Back in my day, the revered 1960s — cue “Where have all the flowers gone?” — we never trusted anyone over 30; these days, it would be unseemly, even pathetic for anyone older than 30 to use a term like “squee” or “twerk” or “vom.” Or even to be aware of them and their meanings. I certainly wasn’t. Such words are useful — all words are useful — but most of this vogue lingo is wholly restricted to a certain demographic (kids with smartphones) and a certain context (instant messaging and Twitter).
“Squee,” by the way, is an exclamation of “great delight or excitement.” According to the ODO, it originated from “squeal.” No doubt, but I think the screech of a squeegee on a windshield might also play its part. “Twerk” means to “dance to popular music in a sexually provocative manner involving thrusting hip movements and a low squatting stance.” I’m told by an informed source — my youngest son — that it is associated chiefly with the actress Miley Cyrus. It would be wildly inappropriate for a gentleman my age to recognize, let alone employ, this word. I’ll stick with “bump and grind.” Vom is simply a shortened form of vomit. It saves two characters when twittering. Or tweeting. Whatever.
Like so much digital terminology, many of these new words are ugly. Ever since the computer age got going, it has gravitated to repulsive-sounding terminology, starting with all forms of “blog.” Writer, author, even journalist: All these sound like admirable professions. But blogger. Yech. I know the term’s origin — Web log — and I understand how people naturally gravitate to contractions, but the end result is still repulsive. Don’t even get me started on “the blogosphere.”
Unfortunately, rebarbative lingo seems here to stay: Jorts are defined as “shorts made of denim fabric” and presumably arose by eliding “jeans” and “shorts.” I imagine that “Klaatu barada nikto” is the international clothing chain behind “Jorts.” (My little joke: Think “The Day the Earth Stood Still.”) Widely used already, a MOOC is “a course of study made available over the Internet without charge to a very large number of people.” This phenomenon is clearly here to stay, but “I’m taking a MOOC” sounds disgustingly lavatorial. A “selfie” is a photograph of oneself, typically “with a smartphone or webcam and uploaded to a social media website.” When I first glanced at the list, I thought it said “selkie,” and I was impressed that Scottish merpeople were now on the cutting edge.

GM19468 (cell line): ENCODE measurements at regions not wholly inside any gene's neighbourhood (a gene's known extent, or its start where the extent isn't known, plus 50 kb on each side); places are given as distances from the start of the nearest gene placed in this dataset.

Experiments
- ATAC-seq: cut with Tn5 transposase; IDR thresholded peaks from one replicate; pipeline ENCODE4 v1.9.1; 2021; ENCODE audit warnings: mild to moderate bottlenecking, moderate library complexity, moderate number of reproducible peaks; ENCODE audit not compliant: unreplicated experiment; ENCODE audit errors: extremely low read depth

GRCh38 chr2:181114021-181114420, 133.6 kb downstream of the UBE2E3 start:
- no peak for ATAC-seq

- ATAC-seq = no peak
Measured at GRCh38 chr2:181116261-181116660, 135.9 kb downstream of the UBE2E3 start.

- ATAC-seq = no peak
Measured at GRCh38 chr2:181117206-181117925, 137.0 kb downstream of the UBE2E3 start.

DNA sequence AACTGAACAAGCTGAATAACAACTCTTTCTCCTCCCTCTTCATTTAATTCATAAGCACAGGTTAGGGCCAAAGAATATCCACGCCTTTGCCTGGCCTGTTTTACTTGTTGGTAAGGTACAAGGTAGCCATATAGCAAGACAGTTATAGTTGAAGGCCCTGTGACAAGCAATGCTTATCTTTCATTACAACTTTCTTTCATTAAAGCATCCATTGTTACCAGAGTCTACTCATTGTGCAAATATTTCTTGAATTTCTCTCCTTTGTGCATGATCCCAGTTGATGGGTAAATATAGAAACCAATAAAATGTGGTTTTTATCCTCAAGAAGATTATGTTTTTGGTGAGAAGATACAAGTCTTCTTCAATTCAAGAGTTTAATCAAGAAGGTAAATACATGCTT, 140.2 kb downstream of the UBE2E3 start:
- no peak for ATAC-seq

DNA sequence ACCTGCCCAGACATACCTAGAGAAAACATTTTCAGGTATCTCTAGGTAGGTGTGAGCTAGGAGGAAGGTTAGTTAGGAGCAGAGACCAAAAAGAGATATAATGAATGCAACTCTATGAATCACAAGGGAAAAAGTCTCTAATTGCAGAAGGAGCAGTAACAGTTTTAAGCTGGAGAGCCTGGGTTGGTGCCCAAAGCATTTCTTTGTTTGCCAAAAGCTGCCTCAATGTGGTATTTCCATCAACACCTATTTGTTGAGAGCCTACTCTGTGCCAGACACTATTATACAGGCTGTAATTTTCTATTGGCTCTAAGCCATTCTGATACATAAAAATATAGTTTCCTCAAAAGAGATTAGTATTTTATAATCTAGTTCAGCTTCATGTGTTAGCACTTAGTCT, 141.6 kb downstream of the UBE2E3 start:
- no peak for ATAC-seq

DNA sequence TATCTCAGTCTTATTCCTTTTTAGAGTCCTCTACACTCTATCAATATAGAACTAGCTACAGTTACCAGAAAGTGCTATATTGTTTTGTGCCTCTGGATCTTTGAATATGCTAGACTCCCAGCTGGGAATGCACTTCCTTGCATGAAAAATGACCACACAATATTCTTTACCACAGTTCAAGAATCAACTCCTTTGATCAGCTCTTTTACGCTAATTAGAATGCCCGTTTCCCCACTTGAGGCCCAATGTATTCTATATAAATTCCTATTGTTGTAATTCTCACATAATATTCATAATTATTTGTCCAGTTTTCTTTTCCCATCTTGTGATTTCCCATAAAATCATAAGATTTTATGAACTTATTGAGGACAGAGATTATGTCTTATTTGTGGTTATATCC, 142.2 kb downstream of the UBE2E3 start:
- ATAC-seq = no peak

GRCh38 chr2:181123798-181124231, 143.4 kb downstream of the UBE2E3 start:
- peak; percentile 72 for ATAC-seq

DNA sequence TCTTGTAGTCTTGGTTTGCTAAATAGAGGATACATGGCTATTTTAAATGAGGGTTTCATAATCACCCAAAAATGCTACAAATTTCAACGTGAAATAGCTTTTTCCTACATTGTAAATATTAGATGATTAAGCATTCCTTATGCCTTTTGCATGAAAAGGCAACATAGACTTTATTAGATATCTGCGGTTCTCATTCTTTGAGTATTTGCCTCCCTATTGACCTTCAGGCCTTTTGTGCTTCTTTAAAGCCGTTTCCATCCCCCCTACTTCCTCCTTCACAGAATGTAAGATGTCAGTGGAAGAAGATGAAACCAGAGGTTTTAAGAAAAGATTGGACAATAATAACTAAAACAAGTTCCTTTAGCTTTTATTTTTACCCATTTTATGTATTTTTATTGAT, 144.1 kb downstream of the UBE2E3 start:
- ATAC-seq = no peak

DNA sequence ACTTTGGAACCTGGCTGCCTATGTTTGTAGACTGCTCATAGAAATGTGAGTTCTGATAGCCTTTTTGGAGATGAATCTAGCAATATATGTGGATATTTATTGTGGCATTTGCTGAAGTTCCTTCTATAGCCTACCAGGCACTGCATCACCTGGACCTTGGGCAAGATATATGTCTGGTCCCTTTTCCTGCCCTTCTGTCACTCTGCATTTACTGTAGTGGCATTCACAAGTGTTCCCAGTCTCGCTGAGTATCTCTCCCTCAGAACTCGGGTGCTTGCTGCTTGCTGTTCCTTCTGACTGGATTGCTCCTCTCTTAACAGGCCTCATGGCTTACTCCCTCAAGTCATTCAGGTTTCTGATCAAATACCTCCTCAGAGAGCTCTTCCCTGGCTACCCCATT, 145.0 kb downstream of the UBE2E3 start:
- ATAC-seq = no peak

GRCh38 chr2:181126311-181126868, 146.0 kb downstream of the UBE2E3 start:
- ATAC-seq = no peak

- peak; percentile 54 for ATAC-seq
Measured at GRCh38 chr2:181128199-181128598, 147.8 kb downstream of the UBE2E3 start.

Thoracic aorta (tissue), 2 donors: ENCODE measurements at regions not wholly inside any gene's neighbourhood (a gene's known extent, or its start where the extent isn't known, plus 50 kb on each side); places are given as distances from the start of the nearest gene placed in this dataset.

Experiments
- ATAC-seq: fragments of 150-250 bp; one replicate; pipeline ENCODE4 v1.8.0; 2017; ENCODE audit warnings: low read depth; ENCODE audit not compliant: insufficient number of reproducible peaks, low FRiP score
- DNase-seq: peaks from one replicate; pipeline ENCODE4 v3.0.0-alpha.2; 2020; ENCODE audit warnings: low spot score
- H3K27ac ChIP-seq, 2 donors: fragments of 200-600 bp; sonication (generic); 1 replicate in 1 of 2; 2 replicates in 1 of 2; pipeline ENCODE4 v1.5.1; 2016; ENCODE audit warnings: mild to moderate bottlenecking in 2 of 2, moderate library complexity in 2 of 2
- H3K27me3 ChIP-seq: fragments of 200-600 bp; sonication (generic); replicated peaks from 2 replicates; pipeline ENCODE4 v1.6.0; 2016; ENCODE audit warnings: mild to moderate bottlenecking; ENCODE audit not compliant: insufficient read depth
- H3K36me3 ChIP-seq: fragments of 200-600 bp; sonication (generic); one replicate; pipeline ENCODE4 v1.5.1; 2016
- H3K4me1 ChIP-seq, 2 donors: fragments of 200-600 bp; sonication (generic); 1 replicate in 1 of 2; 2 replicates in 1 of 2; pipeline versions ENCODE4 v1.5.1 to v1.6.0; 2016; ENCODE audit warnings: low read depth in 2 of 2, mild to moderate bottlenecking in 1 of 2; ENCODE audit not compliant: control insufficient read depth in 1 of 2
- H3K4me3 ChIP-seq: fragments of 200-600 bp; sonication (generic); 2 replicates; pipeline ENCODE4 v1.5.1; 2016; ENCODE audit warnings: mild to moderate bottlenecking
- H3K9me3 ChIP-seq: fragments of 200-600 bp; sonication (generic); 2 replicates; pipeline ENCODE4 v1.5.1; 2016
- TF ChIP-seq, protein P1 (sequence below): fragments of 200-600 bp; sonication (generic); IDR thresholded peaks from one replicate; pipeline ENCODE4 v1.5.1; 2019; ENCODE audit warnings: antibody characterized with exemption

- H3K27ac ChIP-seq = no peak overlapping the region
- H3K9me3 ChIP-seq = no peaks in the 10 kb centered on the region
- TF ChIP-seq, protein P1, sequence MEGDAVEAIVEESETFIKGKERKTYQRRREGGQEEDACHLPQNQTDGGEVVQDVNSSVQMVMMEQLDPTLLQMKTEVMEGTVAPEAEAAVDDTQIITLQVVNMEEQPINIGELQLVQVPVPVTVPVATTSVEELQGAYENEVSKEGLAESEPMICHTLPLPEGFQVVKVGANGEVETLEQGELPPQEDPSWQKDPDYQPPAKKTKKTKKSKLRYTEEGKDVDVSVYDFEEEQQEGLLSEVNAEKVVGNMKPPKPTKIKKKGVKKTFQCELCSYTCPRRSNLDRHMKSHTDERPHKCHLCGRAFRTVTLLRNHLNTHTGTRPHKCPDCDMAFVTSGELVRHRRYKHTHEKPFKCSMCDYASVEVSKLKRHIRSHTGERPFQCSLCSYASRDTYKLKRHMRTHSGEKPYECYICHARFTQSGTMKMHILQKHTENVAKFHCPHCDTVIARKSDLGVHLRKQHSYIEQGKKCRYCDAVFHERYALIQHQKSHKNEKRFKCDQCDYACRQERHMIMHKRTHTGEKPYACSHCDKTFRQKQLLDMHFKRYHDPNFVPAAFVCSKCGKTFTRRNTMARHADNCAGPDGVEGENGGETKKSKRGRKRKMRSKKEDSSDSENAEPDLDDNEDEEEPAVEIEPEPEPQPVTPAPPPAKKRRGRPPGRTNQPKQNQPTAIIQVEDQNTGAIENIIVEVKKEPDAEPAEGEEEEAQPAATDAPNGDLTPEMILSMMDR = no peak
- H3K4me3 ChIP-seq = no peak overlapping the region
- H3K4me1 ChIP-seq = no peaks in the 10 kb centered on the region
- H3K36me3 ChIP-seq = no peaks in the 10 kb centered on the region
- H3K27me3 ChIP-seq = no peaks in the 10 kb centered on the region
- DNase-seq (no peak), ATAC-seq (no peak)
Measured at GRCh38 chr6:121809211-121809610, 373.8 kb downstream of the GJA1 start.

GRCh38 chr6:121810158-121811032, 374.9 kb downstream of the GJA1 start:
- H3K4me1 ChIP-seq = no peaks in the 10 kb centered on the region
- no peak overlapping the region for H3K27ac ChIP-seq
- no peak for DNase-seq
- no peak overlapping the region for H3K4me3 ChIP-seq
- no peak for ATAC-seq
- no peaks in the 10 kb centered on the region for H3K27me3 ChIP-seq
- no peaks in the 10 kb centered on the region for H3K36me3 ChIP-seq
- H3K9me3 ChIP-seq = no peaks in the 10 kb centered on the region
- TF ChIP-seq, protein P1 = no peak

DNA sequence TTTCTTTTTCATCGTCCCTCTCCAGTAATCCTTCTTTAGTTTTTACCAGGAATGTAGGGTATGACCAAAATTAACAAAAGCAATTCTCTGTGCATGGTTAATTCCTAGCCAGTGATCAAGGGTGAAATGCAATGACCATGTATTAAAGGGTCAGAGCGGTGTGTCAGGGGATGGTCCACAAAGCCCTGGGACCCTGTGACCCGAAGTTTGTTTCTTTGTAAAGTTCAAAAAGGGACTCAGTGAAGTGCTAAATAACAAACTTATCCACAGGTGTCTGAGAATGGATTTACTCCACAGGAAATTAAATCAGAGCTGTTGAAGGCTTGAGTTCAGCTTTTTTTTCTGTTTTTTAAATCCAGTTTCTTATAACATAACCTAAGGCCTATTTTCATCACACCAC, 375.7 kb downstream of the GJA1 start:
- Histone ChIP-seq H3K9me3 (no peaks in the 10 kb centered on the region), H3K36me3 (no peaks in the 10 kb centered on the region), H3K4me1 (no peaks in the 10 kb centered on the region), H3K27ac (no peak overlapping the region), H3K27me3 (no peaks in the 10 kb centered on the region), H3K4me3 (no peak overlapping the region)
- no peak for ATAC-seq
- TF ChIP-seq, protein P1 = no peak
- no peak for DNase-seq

A few of this quarter’s new words seem not at all new. Or maybe they’ve only recently made their way to the dreaming spires of Oxford. A “blondie” — meaning, in dictionary language, “a small square of dense, pale-coloured cake, typically of a butterscotch or vanilla flavour” — has surely been around as long as its darker brother, the brownie. Didn’t actress Jean Seberg have a “pixie cut” 50 years ago in “Breathless”? It can’t be a new word, can it? “Balayage,” a particular way of highlighting the hair, seems like something that a French hairdresser would toss around and nobody else. “Space tourism” simply joins two familiar words together in a new context. It’s a fresh concept but hardly a new word. Same goes for “street food.”